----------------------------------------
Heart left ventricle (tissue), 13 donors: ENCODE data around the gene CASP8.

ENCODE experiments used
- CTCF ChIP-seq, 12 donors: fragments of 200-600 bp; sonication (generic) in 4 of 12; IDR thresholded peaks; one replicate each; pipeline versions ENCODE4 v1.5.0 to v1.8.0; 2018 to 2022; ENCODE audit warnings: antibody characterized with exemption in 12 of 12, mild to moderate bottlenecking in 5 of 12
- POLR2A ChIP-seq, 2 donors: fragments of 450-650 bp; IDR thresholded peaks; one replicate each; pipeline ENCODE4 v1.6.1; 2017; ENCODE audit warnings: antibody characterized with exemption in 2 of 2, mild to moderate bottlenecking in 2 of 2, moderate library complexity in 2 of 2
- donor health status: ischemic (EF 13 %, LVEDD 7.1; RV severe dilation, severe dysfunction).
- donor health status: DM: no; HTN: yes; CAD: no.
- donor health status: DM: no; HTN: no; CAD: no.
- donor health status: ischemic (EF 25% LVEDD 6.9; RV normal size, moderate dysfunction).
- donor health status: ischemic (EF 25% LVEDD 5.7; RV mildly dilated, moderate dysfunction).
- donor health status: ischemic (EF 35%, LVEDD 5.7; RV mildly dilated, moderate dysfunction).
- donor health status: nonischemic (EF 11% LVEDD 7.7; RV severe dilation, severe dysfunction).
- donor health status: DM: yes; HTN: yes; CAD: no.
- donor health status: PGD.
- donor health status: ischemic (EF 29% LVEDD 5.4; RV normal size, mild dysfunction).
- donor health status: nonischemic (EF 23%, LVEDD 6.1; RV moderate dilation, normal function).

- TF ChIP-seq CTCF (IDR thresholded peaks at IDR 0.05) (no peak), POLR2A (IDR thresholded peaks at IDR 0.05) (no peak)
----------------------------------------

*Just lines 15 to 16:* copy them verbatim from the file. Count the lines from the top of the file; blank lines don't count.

- donor health status: nonischemic (EF 23%, LVEDD 6.1; RV moderate dilation, normal function).

- TF ChIP-seq CTCF (IDR thresholded peaks at IDR 0.05) (no peak), POLR2A (IDR thresholded peaks at IDR 0.05) (no peak)